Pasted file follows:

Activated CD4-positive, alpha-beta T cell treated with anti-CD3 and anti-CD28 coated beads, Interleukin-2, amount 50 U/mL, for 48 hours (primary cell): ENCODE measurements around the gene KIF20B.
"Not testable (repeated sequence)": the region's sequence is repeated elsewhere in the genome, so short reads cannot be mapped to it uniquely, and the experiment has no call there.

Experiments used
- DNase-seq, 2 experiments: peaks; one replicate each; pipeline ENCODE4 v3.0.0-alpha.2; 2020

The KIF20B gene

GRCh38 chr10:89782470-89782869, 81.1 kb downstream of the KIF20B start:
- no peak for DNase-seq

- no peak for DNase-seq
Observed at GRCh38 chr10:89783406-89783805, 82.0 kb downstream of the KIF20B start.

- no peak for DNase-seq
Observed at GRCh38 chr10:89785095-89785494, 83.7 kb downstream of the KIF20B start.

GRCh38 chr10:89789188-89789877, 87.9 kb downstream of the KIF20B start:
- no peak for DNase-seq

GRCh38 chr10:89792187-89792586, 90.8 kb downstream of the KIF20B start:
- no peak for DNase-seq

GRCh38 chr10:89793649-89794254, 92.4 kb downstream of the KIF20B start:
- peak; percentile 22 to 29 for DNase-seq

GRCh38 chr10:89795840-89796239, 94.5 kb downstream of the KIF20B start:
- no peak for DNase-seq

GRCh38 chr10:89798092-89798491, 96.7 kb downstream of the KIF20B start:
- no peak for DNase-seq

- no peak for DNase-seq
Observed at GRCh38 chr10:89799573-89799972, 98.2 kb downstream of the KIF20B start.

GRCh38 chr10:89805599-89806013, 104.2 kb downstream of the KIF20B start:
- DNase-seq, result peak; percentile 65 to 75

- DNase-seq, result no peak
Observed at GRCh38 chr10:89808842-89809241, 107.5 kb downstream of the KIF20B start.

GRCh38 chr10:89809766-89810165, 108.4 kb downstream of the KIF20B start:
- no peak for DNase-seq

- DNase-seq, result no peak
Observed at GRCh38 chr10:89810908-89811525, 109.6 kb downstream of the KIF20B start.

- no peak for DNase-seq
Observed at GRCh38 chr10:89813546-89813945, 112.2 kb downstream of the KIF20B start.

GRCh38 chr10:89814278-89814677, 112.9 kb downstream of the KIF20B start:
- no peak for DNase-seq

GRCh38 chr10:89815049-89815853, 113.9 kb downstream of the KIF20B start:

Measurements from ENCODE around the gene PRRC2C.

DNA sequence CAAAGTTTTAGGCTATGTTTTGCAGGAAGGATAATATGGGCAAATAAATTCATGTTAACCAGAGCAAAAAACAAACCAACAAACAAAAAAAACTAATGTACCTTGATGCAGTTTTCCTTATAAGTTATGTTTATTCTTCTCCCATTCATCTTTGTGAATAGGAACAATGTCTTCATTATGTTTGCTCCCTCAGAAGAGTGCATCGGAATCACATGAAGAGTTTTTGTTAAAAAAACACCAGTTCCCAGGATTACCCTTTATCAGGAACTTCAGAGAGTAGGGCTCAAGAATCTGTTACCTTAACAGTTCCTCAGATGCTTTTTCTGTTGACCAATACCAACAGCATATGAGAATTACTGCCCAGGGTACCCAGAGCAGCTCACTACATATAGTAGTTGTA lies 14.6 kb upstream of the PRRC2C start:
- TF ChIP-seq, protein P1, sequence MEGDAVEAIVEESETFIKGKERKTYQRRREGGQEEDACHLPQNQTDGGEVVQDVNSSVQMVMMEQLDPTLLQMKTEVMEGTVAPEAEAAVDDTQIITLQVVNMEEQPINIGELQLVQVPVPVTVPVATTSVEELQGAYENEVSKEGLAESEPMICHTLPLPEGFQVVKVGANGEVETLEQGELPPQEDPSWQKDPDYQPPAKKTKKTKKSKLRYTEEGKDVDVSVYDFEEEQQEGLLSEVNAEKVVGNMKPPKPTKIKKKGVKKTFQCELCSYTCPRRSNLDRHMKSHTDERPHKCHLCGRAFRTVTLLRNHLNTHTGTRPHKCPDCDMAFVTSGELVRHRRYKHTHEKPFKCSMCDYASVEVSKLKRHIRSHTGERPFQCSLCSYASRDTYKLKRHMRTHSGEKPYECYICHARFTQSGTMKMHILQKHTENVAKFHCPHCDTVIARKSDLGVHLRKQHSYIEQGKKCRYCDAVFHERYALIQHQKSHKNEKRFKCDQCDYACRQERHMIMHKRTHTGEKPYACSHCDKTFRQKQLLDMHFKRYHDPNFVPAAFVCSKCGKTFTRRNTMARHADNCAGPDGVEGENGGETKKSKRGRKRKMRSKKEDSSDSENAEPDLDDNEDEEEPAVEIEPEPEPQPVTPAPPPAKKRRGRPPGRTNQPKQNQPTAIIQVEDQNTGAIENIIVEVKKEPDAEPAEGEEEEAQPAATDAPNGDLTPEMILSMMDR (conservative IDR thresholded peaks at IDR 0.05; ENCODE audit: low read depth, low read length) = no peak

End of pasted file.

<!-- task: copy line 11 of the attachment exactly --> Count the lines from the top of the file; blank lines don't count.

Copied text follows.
Observed at GRCh38 chr10:89785095-89785494, 83.7 kb downstream of the KIF20B start.